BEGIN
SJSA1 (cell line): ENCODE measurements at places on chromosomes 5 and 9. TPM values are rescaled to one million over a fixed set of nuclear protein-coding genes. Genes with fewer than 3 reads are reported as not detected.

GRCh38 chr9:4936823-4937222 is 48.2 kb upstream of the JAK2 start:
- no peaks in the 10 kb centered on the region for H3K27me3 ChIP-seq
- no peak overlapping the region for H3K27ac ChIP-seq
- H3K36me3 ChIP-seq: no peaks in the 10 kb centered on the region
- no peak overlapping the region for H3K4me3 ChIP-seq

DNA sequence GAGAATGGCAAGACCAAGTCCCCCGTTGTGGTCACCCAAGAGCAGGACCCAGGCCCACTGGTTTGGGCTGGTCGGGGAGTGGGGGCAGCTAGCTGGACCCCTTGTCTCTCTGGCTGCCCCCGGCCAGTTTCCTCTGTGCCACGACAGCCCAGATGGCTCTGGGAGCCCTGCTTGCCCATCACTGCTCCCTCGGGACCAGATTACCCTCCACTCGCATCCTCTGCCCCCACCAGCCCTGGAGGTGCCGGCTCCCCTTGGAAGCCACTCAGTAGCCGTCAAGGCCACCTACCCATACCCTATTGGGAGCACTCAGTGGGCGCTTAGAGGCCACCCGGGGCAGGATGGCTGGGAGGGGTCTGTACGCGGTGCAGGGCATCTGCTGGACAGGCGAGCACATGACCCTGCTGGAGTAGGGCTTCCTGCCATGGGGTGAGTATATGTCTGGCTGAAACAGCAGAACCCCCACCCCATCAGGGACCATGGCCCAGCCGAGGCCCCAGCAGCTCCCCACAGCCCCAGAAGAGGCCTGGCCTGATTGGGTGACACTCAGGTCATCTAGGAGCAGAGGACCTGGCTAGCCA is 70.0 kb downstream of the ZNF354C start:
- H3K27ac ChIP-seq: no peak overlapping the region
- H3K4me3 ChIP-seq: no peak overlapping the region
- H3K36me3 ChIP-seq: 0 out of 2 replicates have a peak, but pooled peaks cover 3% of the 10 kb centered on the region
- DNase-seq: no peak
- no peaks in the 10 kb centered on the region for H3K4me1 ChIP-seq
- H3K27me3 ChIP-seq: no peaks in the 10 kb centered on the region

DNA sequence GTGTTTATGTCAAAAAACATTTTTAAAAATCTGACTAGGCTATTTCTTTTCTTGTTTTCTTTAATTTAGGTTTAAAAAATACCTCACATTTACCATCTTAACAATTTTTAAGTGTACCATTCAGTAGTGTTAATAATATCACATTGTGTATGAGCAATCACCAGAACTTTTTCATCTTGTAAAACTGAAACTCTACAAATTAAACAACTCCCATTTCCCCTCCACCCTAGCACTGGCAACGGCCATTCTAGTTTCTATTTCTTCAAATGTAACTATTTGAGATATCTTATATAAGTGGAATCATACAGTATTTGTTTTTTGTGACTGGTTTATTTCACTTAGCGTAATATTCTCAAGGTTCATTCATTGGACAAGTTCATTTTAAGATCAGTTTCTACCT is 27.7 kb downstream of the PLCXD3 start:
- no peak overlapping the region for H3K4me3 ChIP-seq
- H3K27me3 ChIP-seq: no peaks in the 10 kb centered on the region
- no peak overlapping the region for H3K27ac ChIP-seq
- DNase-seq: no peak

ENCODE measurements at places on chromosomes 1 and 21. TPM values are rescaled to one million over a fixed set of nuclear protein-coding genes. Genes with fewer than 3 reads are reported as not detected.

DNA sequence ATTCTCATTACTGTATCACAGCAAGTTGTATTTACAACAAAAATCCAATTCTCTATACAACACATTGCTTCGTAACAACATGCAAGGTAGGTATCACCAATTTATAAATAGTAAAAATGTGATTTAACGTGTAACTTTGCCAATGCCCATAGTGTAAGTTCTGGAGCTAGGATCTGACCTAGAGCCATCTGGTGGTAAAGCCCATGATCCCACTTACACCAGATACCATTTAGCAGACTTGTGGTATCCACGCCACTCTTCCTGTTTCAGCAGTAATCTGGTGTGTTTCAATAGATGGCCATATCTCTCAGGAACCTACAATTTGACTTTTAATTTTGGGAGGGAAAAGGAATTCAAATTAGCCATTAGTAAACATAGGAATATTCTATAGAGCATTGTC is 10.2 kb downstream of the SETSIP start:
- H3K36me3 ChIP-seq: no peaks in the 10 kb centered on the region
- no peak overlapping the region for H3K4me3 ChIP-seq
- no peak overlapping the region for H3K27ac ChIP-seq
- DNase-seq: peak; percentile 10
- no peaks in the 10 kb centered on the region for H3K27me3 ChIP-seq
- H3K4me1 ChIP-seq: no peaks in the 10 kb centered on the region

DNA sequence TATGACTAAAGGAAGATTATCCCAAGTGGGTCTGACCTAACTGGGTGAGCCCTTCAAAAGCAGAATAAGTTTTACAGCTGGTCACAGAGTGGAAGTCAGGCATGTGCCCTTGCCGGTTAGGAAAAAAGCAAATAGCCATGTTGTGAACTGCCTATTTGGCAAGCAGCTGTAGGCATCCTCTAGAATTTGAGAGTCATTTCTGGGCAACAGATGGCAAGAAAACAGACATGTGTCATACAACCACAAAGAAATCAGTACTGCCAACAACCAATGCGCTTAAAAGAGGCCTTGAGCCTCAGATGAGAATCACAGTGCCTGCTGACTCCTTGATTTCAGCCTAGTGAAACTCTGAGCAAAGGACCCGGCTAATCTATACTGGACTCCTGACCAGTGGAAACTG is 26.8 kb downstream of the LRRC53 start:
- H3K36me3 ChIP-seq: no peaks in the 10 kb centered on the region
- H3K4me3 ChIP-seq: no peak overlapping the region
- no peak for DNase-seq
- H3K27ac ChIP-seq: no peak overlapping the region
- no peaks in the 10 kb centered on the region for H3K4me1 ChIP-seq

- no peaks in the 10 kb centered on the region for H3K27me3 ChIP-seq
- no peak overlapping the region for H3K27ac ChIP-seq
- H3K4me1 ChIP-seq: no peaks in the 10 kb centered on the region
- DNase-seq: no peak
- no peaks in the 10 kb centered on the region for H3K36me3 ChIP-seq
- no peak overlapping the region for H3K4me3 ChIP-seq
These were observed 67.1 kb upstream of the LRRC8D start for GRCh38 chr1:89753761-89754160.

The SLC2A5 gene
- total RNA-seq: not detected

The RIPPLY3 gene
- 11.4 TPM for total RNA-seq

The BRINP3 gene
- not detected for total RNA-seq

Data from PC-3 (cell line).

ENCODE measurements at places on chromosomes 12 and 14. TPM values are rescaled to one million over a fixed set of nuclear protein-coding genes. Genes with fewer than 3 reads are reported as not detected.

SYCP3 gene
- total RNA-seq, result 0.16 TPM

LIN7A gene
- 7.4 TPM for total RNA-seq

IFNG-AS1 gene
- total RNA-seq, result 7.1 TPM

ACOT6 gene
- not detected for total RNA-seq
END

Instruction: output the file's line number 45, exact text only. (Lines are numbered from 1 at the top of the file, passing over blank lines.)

- not detected for total RNA-seq